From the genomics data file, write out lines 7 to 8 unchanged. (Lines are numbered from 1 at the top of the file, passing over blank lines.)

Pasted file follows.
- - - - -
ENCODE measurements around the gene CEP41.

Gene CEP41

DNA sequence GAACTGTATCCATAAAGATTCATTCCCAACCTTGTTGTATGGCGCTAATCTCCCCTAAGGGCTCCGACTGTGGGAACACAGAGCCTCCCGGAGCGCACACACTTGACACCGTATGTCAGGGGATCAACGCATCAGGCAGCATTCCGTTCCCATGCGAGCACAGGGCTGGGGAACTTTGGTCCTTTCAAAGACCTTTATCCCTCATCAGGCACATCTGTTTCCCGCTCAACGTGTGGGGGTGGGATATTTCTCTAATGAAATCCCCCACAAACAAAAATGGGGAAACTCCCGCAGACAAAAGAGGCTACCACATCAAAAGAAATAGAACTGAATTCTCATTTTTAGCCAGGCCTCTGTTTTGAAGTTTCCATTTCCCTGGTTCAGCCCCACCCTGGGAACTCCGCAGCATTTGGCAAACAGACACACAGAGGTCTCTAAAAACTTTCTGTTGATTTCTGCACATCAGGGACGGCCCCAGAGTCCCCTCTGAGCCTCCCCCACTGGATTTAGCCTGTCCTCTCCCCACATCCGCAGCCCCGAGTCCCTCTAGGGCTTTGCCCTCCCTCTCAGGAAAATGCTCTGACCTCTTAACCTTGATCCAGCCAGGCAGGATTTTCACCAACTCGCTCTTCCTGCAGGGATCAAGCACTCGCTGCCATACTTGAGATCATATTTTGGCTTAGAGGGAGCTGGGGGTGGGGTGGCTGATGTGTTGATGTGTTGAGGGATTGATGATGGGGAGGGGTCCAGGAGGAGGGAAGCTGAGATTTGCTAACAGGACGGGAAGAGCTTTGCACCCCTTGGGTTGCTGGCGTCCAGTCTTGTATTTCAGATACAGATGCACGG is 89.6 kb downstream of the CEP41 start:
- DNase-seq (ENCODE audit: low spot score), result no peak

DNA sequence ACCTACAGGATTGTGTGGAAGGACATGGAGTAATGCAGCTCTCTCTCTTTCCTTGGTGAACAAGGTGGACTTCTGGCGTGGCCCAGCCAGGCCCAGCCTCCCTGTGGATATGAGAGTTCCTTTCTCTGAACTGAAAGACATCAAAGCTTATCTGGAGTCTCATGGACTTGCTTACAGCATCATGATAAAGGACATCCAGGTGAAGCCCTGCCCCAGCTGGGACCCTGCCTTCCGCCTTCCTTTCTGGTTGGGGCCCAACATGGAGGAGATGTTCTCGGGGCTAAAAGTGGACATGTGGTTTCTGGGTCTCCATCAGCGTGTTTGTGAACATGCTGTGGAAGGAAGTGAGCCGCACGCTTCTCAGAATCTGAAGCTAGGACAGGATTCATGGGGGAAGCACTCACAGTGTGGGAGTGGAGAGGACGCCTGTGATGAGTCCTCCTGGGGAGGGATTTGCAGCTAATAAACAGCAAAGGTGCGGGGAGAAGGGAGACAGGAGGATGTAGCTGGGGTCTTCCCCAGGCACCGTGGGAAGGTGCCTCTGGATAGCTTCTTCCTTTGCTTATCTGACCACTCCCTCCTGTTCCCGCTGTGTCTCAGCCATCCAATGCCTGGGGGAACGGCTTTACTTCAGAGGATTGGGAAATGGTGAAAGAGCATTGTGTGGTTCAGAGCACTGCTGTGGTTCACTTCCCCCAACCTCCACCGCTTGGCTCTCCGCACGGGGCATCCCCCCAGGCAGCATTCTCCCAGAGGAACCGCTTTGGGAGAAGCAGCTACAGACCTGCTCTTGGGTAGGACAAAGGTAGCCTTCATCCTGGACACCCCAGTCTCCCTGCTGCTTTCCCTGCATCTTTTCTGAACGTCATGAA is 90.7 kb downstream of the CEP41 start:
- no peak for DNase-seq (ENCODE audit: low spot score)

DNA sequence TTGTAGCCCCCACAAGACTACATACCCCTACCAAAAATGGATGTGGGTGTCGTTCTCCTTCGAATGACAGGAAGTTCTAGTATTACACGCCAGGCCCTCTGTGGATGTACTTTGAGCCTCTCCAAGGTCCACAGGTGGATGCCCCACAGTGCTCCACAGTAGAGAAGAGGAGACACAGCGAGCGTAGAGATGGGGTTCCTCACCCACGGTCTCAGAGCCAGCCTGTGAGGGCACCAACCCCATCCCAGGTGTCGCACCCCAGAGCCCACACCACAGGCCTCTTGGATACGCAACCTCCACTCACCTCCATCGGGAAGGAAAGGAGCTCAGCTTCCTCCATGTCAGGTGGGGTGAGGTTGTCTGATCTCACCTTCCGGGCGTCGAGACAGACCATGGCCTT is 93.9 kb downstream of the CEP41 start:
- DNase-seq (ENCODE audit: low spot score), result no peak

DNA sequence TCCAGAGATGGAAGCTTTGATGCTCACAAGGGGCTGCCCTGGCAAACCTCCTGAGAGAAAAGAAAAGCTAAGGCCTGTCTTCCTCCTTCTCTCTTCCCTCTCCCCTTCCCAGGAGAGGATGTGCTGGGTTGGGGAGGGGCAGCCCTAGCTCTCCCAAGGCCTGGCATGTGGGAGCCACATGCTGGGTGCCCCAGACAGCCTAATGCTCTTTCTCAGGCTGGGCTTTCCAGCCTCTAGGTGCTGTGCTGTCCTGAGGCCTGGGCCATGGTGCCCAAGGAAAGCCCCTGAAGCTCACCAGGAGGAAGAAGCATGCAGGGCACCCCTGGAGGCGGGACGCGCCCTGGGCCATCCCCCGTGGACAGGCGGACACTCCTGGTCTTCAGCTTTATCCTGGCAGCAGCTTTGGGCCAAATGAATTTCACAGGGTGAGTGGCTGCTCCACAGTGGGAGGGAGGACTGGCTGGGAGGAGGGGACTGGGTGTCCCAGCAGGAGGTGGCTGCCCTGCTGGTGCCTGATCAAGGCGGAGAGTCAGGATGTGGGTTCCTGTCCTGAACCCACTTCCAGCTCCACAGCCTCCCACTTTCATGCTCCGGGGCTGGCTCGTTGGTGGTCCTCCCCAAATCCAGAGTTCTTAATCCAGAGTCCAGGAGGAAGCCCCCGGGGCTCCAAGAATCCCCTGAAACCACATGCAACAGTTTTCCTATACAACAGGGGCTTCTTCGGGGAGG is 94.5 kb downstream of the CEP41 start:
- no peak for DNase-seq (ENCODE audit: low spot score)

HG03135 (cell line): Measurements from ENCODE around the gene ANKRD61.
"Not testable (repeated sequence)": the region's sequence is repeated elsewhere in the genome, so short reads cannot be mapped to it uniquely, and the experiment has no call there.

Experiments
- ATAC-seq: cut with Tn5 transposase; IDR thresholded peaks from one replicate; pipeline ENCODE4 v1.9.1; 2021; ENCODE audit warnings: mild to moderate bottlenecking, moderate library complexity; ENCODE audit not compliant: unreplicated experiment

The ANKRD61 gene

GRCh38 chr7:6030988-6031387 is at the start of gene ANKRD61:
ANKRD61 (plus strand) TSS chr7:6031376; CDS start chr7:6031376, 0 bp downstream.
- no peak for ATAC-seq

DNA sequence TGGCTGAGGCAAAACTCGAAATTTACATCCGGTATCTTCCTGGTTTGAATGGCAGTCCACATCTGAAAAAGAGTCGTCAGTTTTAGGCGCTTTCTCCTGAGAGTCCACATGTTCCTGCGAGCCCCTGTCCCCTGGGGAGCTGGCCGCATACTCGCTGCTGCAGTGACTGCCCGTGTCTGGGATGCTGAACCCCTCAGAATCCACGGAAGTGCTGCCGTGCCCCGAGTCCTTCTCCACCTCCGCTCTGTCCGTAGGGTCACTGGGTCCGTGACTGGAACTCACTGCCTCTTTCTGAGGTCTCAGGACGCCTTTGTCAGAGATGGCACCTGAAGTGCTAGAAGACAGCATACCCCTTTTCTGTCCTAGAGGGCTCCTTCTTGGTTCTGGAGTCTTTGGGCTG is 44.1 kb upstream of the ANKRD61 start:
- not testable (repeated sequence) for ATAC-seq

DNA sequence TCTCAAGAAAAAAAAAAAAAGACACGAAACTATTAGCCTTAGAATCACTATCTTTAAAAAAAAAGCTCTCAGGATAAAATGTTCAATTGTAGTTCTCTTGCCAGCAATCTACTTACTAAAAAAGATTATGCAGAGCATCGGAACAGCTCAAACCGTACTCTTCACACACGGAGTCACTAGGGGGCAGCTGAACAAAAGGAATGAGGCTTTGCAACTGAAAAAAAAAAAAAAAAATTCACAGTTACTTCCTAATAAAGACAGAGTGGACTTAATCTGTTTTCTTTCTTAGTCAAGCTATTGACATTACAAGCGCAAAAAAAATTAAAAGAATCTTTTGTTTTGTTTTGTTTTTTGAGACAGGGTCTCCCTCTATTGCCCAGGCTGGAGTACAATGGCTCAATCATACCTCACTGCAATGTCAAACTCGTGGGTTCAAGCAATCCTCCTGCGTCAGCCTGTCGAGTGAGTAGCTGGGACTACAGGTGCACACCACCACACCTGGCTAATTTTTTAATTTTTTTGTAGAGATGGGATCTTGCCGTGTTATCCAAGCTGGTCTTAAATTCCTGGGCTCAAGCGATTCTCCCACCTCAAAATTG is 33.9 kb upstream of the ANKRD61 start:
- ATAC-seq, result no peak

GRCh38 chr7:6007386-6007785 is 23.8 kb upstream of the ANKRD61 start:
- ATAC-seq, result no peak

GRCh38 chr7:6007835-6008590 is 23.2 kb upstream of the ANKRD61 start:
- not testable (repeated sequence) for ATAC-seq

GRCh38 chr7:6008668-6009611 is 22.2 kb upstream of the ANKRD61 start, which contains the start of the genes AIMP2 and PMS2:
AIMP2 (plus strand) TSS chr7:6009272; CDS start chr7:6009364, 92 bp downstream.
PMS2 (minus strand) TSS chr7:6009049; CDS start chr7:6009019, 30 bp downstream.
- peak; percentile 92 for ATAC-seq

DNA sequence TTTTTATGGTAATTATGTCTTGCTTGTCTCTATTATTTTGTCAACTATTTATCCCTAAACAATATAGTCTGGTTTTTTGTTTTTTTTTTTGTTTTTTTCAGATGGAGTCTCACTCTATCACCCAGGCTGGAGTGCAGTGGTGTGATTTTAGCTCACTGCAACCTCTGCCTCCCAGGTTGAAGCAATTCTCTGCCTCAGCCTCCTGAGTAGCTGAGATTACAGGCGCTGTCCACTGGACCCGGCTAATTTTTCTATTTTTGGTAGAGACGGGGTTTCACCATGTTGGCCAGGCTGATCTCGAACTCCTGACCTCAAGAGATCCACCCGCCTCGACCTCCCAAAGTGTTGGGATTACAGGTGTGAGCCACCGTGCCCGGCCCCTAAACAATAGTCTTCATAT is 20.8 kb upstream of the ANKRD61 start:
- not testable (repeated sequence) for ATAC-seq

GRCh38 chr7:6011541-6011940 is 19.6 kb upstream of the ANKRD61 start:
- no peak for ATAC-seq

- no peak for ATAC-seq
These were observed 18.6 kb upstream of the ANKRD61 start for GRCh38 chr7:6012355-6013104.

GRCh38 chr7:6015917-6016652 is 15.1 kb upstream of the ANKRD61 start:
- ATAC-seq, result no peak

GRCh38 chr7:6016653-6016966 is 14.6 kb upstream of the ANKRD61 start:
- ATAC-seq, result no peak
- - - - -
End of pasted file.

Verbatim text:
DNA sequence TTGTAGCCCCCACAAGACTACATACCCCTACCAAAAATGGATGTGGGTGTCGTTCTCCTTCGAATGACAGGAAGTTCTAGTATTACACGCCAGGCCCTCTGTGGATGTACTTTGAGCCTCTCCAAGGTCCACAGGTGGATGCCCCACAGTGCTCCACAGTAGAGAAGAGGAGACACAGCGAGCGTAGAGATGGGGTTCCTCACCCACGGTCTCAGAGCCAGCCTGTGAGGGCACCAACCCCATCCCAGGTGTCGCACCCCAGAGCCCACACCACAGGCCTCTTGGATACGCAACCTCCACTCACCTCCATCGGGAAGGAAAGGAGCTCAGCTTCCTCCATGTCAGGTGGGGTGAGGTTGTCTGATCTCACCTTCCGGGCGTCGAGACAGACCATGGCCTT is 93.9 kb downstream of the CEP41 start:
- DNase-seq (ENCODE audit: low spot score), result no peak